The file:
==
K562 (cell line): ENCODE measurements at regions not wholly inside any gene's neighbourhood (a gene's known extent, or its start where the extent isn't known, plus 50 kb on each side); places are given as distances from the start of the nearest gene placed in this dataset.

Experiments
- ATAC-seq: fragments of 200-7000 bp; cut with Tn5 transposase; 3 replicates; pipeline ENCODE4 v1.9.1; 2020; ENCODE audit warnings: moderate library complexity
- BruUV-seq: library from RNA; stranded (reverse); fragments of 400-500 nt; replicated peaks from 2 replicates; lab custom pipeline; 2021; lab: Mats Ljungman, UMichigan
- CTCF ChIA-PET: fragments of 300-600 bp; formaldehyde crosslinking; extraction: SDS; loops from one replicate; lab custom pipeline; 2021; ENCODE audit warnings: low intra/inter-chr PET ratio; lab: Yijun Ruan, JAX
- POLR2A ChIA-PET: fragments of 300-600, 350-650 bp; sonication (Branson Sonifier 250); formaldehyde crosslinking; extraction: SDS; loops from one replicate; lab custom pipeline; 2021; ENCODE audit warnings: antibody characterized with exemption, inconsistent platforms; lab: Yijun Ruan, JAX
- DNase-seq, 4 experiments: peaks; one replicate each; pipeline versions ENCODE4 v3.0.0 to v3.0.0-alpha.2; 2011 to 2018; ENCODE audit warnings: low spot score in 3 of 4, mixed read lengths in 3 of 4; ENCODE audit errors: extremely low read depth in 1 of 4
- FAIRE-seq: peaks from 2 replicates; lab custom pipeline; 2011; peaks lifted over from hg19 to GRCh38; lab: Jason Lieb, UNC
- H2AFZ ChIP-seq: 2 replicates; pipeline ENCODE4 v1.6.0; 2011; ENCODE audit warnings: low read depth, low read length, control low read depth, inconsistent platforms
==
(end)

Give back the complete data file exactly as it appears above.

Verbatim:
K562 (cell line): ENCODE measurements at regions not wholly inside any gene's neighbourhood (a gene's known extent, or its start where the extent isn't known, plus 50 kb on each side); places are given as distances from the start of the nearest gene placed in this dataset.

Experiments
- ATAC-seq: fragments of 200-7000 bp; cut with Tn5 transposase; 3 replicates; pipeline ENCODE4 v1.9.1; 2020; ENCODE audit warnings: moderate library complexity
- BruUV-seq: library from RNA; stranded (reverse); fragments of 400-500 nt; replicated peaks from 2 replicates; lab custom pipeline; 2021; lab: Mats Ljungman, UMichigan
- CTCF ChIA-PET: fragments of 300-600 bp; formaldehyde crosslinking; extraction: SDS; loops from one replicate; lab custom pipeline; 2021; ENCODE audit warnings: low intra/inter-chr PET ratio; lab: Yijun Ruan, JAX
- POLR2A ChIA-PET: fragments of 300-600, 350-650 bp; sonication (Branson Sonifier 250); formaldehyde crosslinking; extraction: SDS; loops from one replicate; lab custom pipeline; 2021; ENCODE audit warnings: antibody characterized with exemption, inconsistent platforms; lab: Yijun Ruan, JAX
- DNase-seq, 4 experiments: peaks; one replicate each; pipeline versions ENCODE4 v3.0.0 to v3.0.0-alpha.2; 2011 to 2018; ENCODE audit warnings: low spot score in 3 of 4, mixed read lengths in 3 of 4; ENCODE audit errors: extremely low read depth in 1 of 4
- FAIRE-seq: peaks from 2 replicates; lab custom pipeline; 2011; peaks lifted over from hg19 to GRCh38; lab: Jason Lieb, UNC
- H2AFZ ChIP-seq: 2 replicates; pipeline ENCODE4 v1.6.0; 2011; ENCODE audit warnings: low read depth, low read length, control low read depth, inconsistent platforms